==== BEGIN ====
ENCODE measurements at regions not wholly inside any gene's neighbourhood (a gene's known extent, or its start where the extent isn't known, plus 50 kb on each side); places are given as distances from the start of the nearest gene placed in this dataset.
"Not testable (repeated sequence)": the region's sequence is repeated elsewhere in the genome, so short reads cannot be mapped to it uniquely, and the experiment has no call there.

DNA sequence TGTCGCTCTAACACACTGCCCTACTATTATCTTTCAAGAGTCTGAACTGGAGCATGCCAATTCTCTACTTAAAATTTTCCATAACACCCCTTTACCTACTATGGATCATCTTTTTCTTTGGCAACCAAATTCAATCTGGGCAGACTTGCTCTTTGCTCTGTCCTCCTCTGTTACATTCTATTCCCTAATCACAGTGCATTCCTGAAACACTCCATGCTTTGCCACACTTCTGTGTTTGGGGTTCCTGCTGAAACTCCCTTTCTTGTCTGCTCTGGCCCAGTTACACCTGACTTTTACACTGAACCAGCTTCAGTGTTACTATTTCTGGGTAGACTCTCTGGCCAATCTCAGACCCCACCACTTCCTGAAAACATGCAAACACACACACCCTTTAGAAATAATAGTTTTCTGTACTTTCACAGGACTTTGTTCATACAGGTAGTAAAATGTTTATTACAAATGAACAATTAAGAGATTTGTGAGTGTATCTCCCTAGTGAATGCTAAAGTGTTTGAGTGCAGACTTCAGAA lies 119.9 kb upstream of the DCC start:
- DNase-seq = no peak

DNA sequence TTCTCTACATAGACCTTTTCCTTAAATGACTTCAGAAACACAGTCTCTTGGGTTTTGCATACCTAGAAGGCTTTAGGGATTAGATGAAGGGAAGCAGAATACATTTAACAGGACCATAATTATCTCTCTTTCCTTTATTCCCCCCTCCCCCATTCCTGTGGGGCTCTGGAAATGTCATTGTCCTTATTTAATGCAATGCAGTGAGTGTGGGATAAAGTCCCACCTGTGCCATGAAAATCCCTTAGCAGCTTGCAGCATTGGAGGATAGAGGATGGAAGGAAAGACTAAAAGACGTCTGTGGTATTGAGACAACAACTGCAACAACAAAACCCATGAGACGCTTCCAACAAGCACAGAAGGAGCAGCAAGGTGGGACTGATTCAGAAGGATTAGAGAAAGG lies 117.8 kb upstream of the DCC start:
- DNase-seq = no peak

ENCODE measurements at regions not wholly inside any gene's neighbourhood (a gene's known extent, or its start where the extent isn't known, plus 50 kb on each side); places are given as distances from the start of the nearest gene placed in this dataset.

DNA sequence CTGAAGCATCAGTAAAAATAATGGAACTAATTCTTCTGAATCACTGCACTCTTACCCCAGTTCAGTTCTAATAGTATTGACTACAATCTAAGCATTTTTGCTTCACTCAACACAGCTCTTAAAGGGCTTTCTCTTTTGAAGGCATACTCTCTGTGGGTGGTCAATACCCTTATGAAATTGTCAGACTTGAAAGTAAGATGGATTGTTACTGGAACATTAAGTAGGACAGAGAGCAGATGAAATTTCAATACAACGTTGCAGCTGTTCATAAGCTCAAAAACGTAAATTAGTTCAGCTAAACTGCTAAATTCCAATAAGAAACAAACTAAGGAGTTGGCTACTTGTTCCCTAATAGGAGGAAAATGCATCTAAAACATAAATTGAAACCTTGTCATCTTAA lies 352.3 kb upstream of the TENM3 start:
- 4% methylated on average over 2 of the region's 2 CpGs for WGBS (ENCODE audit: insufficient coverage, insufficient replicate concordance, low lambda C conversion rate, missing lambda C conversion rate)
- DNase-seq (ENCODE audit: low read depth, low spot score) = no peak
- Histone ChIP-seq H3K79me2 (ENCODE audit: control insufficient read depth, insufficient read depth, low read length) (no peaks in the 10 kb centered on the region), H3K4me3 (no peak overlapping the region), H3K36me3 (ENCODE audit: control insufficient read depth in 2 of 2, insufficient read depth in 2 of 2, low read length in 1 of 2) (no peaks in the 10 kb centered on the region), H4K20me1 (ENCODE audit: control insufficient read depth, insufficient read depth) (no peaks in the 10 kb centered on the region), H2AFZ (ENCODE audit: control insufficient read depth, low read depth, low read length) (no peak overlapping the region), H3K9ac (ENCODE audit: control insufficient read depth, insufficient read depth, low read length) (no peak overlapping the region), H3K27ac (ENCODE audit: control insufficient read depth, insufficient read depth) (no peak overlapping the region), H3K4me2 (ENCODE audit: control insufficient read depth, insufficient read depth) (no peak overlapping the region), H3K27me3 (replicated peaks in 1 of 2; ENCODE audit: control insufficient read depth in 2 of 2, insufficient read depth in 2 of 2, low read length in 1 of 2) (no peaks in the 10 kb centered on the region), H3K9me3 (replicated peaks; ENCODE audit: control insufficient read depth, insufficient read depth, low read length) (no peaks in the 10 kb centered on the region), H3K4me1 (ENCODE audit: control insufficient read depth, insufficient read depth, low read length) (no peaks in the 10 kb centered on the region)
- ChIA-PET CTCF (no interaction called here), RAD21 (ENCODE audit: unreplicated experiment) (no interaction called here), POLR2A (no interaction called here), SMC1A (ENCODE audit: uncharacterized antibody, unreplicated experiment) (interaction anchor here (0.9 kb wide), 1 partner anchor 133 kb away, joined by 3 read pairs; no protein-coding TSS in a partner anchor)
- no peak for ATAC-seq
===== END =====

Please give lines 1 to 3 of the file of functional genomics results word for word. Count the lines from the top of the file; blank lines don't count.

ENCODE measurements at regions not wholly inside any gene's neighbourhood (a gene's known extent, or its start where the extent isn't known, plus 50 kb on each side); places are given as distances from the start of the nearest gene placed in this dataset.
"Not testable (repeated sequence)": the region's sequence is repeated elsewhere in the genome, so short reads cannot be mapped to it uniquely, and the experiment has no call there.

DNA sequence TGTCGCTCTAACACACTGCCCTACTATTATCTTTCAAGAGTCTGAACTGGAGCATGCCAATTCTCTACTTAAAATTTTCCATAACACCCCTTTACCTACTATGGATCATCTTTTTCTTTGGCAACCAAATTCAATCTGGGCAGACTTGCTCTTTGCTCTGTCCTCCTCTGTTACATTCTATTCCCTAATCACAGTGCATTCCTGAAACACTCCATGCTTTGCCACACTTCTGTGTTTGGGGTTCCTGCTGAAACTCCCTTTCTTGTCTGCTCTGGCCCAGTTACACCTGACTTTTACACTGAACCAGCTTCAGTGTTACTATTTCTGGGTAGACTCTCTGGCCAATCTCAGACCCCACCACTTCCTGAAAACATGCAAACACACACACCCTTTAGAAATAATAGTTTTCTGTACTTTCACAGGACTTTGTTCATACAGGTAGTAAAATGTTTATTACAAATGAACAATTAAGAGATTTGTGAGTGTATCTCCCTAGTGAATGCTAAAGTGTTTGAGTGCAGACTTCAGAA lies 119.9 kb upstream of the DCC start: